The health of your dog is directly related to the food you give him … and the bowl it goes in. And that bowl can potentially contaminate food and harm your dog … or be highly breakable and cause injury.
So here are the best dog bowls evaluated. They include the pros and cons of various types to help you choose the best dog bowl for your dog.
8 Best Dog Bowls Evaluated
Here are 8 of the best dog bowl materials used for dog bowls and the pros and cons of each type.
Stainless Steel Dog Bowls
Stainless steel bowls are the most popular of the best dog bowls evaluated. They’re easily cleaned, are non-porous and don’t break. But there’s a serious caution.
In 2012, radioactive materials made their way into stainless steel pet bowls. Several Petco stores discovered low levels of radiation in pet bowls. This was due to a small content of Cobalt-60. It’s thought to have happened as a result of recycled medical equipment that contained radioactive materials making its way into the manufacturing process. Petco issued this statement: “The affected products were limited to two cargo containers that entered the United States in late May and early June.” Since that incident, the United Nations has called for increased screening of e-waste and recycled metal targeted for consumer goods.
So … for the best stainless steel dog bowls, always make sure your dog’s bowl is food-grade stainless steel. The type used in food-grade products is type 304 stainless steel. This is 18/8 stainless steel which refers to the percentage of chromium and nickel in the stainless steel alloy. Products stamped with 18/10 are better quality with higher nickel content.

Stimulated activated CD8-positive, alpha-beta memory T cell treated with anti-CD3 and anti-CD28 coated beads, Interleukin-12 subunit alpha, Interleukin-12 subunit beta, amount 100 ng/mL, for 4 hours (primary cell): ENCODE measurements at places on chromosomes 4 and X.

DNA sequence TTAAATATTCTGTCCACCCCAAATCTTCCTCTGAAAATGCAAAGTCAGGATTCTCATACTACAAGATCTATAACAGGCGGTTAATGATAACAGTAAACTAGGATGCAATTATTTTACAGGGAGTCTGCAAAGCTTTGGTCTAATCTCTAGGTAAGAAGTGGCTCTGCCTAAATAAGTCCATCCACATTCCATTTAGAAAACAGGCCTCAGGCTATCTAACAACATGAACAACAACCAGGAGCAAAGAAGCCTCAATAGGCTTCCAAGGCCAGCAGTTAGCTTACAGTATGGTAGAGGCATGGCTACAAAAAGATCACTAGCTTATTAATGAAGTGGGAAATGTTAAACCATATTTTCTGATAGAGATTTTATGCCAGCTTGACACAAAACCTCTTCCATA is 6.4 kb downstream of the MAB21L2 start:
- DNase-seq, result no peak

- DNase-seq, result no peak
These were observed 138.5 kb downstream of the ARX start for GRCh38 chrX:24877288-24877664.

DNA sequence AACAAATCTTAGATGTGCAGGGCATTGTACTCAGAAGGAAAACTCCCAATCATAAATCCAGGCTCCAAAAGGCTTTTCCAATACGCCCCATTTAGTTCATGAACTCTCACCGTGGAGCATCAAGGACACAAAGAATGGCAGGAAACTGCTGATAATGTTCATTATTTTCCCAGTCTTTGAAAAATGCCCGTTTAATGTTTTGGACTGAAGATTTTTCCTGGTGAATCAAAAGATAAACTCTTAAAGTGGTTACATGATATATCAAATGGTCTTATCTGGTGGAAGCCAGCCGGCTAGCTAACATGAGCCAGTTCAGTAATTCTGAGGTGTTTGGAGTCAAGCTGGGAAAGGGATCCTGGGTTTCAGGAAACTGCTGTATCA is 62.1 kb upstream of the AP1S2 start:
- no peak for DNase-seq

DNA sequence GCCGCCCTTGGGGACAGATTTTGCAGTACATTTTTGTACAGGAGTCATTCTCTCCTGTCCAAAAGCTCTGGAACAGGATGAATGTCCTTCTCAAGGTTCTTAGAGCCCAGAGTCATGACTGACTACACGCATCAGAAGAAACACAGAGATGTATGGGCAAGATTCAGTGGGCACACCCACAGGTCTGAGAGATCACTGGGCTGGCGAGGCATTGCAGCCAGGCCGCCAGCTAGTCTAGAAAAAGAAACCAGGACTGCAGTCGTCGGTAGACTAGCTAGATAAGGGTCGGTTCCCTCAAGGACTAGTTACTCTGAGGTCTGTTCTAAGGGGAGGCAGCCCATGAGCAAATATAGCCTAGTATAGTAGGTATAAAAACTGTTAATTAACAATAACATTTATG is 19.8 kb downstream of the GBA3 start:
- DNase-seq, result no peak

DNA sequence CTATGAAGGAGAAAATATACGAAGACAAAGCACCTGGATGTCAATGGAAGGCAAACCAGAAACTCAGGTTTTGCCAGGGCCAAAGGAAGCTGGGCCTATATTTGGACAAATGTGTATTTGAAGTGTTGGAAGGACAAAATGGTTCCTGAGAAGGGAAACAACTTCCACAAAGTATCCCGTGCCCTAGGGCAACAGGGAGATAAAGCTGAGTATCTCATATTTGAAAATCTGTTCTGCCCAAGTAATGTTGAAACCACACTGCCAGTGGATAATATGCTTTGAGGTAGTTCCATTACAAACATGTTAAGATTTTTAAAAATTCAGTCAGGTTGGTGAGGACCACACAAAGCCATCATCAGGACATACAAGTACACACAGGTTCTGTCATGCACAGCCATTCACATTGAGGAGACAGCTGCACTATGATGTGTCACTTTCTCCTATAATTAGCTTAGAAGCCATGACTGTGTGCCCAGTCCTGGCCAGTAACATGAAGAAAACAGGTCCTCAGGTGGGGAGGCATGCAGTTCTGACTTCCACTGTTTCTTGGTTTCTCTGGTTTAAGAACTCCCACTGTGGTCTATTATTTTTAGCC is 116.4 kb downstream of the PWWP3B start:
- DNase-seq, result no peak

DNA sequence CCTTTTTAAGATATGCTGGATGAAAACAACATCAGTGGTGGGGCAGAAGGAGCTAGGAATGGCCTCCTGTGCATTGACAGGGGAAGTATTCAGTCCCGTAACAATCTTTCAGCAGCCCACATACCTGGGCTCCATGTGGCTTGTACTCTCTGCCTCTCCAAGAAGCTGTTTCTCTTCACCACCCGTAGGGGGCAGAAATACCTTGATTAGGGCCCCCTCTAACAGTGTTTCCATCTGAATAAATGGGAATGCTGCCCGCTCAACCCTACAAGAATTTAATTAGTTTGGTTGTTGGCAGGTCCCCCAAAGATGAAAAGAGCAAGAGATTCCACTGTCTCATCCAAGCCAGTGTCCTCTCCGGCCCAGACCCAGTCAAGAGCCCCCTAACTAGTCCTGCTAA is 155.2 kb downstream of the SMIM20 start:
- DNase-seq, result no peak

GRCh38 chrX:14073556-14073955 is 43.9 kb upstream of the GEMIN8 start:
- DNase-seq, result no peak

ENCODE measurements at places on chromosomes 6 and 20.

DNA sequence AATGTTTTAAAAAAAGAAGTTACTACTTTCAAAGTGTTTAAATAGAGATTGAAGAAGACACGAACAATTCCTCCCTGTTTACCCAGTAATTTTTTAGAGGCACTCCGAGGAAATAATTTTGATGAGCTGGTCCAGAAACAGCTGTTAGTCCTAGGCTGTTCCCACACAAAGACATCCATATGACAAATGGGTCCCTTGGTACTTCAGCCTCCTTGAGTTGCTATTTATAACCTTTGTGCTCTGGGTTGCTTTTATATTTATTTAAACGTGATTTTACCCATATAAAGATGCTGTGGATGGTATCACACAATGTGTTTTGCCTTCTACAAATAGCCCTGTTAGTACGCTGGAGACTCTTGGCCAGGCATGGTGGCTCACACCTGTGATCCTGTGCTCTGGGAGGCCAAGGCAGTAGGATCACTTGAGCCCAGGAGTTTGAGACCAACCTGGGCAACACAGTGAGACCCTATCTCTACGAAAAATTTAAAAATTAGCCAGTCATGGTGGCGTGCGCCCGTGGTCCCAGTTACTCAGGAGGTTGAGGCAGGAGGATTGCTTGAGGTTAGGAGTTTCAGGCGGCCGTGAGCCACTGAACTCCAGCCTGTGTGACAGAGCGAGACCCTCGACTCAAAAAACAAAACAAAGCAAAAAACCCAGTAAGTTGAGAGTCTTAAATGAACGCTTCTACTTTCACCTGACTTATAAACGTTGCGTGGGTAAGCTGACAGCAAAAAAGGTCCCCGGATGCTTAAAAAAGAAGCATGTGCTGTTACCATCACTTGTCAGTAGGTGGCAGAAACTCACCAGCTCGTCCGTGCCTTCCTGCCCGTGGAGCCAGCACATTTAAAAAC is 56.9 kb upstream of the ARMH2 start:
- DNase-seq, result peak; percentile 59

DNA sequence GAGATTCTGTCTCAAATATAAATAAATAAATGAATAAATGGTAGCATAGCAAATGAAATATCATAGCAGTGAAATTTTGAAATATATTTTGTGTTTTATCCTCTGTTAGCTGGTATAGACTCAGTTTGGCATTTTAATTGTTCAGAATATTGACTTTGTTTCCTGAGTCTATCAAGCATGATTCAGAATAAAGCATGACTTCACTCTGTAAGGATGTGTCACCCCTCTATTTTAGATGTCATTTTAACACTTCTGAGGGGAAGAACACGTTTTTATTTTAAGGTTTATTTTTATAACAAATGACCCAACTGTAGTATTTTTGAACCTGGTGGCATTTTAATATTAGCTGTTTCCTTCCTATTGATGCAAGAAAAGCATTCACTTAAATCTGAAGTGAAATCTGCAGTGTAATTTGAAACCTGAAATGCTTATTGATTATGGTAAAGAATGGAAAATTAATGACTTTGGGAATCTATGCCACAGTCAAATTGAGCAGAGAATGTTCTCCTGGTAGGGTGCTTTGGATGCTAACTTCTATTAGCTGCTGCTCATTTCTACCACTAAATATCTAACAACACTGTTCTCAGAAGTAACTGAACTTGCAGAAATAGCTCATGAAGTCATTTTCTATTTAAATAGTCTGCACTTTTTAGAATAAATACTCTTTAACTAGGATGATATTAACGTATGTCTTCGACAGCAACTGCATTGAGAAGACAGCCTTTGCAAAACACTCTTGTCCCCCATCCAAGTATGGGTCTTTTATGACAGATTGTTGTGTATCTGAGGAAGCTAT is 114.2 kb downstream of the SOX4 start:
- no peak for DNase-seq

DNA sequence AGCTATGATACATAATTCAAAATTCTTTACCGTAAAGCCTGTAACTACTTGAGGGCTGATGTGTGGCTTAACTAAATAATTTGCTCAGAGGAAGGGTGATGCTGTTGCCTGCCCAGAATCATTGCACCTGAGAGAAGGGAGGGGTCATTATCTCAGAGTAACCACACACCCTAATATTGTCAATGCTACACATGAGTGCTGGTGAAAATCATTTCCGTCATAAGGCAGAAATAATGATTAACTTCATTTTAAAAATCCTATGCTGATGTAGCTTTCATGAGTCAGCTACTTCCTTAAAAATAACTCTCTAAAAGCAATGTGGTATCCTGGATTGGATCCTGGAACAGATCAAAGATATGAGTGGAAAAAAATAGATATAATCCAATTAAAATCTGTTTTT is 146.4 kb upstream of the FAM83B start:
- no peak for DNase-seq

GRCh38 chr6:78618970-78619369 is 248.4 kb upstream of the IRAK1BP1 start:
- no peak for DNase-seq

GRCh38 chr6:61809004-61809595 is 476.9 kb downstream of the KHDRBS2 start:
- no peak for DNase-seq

Manufacturers will try to save money by using lesser grades of stainless steel. So if they don’t disclose the grade of stainless steel they use, it’s likely an inferior grade and you shouldn’t buy it.And if it’s not a human grade stainless steel dog bowl, don’t buy it! And if it isn’t dishwasher safe, or it’s “for pet use only” don’t trust it. If you can’t safely use it, you don’t want your dog using it either.
And some metal stainless-steel-like bowls are chrome-plated metals that are not rust-resistant. They can chip and rust and eventually leach iron oxide into your dog’s food.
Galvanized steel is another metal to avoid. These bowls are coated in zinc, which can be toxic to dogs in high concentrations.
Here are the pros and cons of stainless steel dog bowls.
Pros Of Stainless Steel Dog Bowls
- Non-porous so won’t absorb or hold onto bacteria
- Easy to clean
- More durable to withstand rough use
- Dishwasher safe and easy to clean and sterilize
- Don’t leach chemicals into food or water
- Available in various sizes
- Offered in various styles and with rubber bases to reduce tipping and spills
- Won’t crack or break if dropped
Cons Of Stainless Steel Dog Bowls
- Marketplace offers many cheap, versions that aren’t food-grade
- Some dogs react to the noise of a metal bowl
- Can’t be used with supplements like bentonite clay as they absorb the metal